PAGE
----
Jennifer Fragomeni is the Director of Facilities and Operations and recently earned her Sustainable Facilities Professional (SFP) credential through International Facility Management Association (IFMA). Jennifer first joined the Exploratorium in 1989 as a science educator, working with visiting school groups in the Field Trip Explainer program. After timing out of the Field Trip Explainer program, she took on administrative positions at the de Young and Asian Art museums before returning to the Exploratorium, this time as Facilities Coordinator, in 1999. In her new role, Jennifer became deeply involved in the planning of the Exploratorium at Piers 15/17 and was instrumental in the relocation of the staff to the new buildings. Now, as the Director of Facilities and Operations, Jennifer is responsible for the operation and maintenance of the LEED® Platinum facility that she helped to bring to fruition.
Shani Krevsky is the Project Director of the Exploratorium Campus. Shani is a Licensed Architect in California, with over 20 years of experience, is LEED® AP BD+C, and recently earned her Sustainable Facilities Professional (SFP) credential through International Facility Management Association (IFMA). Throughout her design career she focused primarily on academic and institutional projects and those that emphasized strong sustainable design principles with responsiveness to site and client needs. Of particular interest were adaptive reuse and renovation projects because they allowed her to experience the unique challenge of transforming existing buildings into vibrant new uses while conserving resources and land typically needed for new construction.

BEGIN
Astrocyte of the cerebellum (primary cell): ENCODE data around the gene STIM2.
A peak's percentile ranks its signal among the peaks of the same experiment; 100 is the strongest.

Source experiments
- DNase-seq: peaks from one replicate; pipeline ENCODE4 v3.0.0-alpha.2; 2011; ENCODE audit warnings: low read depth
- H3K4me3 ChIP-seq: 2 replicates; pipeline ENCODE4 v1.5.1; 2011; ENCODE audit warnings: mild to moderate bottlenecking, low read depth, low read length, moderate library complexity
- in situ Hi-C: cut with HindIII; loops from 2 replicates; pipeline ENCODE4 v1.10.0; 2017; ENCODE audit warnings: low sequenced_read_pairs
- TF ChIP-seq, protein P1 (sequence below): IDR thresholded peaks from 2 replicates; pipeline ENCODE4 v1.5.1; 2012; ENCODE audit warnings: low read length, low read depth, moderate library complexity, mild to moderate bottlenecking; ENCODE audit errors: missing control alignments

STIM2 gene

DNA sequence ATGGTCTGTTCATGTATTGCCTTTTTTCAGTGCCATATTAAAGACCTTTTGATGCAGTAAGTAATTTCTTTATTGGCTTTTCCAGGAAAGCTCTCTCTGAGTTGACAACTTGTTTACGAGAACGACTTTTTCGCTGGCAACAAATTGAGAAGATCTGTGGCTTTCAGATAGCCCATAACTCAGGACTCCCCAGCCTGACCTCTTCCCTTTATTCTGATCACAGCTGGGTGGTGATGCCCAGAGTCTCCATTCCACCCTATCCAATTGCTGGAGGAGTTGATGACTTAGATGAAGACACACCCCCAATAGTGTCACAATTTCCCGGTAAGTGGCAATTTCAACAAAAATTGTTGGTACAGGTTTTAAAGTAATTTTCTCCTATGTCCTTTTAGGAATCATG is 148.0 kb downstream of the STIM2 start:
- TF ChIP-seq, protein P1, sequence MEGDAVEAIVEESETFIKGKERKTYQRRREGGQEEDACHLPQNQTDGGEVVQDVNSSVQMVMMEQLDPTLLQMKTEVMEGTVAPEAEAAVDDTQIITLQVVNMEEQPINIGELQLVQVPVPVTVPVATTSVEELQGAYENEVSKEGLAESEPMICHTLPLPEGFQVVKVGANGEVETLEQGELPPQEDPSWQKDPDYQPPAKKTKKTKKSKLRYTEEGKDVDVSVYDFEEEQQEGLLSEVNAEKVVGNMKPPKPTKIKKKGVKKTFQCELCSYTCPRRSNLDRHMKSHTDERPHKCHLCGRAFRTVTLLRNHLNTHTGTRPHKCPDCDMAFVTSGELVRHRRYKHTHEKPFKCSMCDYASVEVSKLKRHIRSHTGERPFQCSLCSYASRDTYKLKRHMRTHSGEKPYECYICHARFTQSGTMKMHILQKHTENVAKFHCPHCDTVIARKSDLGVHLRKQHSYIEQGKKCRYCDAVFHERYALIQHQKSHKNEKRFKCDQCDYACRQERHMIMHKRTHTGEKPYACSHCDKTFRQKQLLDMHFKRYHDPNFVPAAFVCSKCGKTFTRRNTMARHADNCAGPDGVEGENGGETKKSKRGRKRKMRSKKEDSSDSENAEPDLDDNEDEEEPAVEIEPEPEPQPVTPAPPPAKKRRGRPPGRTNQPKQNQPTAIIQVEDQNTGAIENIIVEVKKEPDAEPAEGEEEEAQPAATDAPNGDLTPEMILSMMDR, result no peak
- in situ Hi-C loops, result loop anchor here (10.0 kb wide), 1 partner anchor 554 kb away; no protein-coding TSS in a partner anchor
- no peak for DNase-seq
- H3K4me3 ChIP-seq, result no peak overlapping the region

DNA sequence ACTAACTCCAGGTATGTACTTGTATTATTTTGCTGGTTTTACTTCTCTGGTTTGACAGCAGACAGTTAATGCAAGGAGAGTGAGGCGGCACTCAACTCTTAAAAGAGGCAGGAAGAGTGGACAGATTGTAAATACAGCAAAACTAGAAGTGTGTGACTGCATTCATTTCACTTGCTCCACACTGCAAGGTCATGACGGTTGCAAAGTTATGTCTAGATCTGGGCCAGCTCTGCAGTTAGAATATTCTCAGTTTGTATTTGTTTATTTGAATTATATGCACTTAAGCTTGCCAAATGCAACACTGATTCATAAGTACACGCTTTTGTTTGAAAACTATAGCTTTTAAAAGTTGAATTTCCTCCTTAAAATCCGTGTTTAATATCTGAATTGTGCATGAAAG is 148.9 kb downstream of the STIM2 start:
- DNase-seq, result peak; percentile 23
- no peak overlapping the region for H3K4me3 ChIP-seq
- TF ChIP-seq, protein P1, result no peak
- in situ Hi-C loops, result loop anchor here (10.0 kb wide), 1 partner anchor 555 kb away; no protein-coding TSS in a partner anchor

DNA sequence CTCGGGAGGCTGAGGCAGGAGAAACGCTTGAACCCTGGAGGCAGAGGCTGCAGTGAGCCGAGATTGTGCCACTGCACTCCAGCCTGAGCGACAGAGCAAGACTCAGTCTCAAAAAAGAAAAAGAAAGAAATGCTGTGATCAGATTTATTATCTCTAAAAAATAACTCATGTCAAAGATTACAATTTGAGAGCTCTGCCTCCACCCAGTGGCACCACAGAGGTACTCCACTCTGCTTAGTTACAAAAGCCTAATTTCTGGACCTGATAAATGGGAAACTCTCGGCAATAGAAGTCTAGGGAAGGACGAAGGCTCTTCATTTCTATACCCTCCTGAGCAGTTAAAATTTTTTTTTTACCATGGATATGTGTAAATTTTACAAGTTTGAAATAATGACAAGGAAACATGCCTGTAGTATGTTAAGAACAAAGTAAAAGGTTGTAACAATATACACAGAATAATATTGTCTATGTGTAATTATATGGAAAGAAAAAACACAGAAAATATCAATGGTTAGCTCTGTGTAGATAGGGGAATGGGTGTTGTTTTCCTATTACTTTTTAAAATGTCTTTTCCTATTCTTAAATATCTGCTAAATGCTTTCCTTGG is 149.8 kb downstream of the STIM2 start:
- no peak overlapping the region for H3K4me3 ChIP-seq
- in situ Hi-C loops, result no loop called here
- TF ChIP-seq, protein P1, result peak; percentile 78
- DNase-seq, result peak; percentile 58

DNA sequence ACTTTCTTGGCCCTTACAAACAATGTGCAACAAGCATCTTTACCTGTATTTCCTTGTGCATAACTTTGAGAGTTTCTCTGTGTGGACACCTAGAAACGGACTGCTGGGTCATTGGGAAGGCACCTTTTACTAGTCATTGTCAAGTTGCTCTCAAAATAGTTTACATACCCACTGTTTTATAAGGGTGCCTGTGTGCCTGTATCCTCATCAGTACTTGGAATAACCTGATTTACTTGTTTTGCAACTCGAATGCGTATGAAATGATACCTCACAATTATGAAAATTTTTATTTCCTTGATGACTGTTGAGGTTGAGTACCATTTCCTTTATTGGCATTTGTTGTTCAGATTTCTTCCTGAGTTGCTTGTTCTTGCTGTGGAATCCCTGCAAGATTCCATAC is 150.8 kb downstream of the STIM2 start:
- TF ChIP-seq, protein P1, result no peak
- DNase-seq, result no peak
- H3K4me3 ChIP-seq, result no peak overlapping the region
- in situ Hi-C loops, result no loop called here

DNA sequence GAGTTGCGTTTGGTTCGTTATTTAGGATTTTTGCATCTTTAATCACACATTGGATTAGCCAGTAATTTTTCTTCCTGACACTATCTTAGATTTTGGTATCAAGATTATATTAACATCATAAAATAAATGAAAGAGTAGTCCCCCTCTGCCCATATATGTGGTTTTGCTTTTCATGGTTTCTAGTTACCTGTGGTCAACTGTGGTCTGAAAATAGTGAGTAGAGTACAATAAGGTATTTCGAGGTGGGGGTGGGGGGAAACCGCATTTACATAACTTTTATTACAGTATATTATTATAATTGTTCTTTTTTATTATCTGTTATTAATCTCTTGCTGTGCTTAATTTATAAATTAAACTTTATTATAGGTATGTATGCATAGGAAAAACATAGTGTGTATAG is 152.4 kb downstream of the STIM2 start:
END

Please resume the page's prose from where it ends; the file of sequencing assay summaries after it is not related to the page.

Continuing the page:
Seven years ago she had the opportunity to join the Exploratorium and help move this world-renowned institution into its new home on the San Francisco waterfront. Working closely with staff exhibit developers, designers, and curators, she was responsible for developing all aspects of the galleries’ inaugural space plans.
Now as Project Director, she is a member of the Facilities & Operations Division. Shani is responsible for capital projects and renovations, design reviews, and code compliance. Her strong technical background blended with attention to detail ensures that the building is maintained with optimal performance for our visitors and staff. She also leads the museum’s sustainability efforts including implementing processes to achieve its Net-Zero Energy goal.
Chuck Mignacco is the Building Operations Manager and joined the Exploratorium’s Facilities Division in 2009. He is responsible for the overall operations and maintenance of all building systems. He is factory trained in the maintenance and operation of the building’s unique central plant, which includes a Bay Water Heating and Cooling System. This system uses the San Francisco Bay for heat exchange in conjunction with a series of ultra-efficient heat pumps that maintain the temperature of the building on Pier 15 without using conventional boilers and cooling towers. Chuck is also a certified operator of the Exploratorium’s life-safety systems, security systems, and is the lead first responder for first aid and other emergencies. Chuck’s goal is to maintain Exploratorium facilities at the highest standards and explore all possible avenues to achieve energy savings in ways that are environmentally correct as possible.